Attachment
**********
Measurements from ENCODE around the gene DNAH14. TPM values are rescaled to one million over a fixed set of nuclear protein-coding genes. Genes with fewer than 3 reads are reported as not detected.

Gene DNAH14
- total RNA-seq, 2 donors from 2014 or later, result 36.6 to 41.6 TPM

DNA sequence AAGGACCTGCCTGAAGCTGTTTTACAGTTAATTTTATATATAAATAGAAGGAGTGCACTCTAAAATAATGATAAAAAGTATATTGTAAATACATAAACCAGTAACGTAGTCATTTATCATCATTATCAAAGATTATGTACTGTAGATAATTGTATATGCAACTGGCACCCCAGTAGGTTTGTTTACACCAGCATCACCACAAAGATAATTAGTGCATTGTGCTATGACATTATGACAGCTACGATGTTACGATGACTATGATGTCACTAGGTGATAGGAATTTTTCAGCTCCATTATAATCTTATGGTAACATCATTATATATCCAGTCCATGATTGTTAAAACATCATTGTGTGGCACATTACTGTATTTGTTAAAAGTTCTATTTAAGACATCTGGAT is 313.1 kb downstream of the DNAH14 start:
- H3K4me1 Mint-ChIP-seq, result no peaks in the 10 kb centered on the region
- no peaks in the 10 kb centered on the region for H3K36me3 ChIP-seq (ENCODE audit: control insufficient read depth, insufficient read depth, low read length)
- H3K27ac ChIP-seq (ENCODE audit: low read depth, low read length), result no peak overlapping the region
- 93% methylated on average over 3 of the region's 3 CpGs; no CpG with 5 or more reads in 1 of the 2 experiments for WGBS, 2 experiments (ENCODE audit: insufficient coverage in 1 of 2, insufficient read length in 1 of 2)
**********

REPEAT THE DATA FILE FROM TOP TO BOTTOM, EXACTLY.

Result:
Measurements from ENCODE around the gene DNAH14. TPM values are rescaled to one million over a fixed set of nuclear protein-coding genes. Genes with fewer than 3 reads are reported as not detected.

Gene DNAH14
- total RNA-seq, 2 donors from 2014 or later, result 36.6 to 41.6 TPM

DNA sequence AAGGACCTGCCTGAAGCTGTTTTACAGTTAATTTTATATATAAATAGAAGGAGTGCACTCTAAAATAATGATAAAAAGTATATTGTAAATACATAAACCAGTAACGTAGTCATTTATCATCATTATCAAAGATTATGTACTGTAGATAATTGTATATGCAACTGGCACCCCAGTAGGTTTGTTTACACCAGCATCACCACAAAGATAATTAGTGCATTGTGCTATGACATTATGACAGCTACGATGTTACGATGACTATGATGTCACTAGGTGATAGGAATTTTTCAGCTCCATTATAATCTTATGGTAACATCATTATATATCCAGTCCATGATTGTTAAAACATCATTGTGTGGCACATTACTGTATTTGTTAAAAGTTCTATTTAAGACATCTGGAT is 313.1 kb downstream of the DNAH14 start:
- H3K4me1 Mint-ChIP-seq, result no peaks in the 10 kb centered on the region
- no peaks in the 10 kb centered on the region for H3K36me3 ChIP-seq (ENCODE audit: control insufficient read depth, insufficient read depth, low read length)
- H3K27ac ChIP-seq (ENCODE audit: low read depth, low read length), result no peak overlapping the region
- 93% methylated on average over 3 of the region's 3 CpGs; no CpG with 5 or more reads in 1 of the 2 experiments for WGBS, 2 experiments (ENCODE audit: insufficient coverage in 1 of 2, insufficient read length in 1 of 2)